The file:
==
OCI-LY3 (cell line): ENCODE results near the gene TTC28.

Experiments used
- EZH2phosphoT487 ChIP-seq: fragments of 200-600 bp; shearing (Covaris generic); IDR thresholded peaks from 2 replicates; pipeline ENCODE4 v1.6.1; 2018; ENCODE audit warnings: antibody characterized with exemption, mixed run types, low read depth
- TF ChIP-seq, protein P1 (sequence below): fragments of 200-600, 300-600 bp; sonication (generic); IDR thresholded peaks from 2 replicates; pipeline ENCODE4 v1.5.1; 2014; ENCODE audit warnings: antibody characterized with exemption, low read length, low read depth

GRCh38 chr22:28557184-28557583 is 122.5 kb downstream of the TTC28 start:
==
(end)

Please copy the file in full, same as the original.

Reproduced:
OCI-LY3 (cell line): ENCODE results near the gene TTC28.

Experiments used
- EZH2phosphoT487 ChIP-seq: fragments of 200-600 bp; shearing (Covaris generic); IDR thresholded peaks from 2 replicates; pipeline ENCODE4 v1.6.1; 2018; ENCODE audit warnings: antibody characterized with exemption, mixed run types, low read depth
- TF ChIP-seq, protein P1 (sequence below): fragments of 200-600, 300-600 bp; sonication (generic); IDR thresholded peaks from 2 replicates; pipeline ENCODE4 v1.5.1; 2014; ENCODE audit warnings: antibody characterized with exemption, low read length, low read depth

GRCh38 chr22:28557184-28557583 is 122.5 kb downstream of the TTC28 start: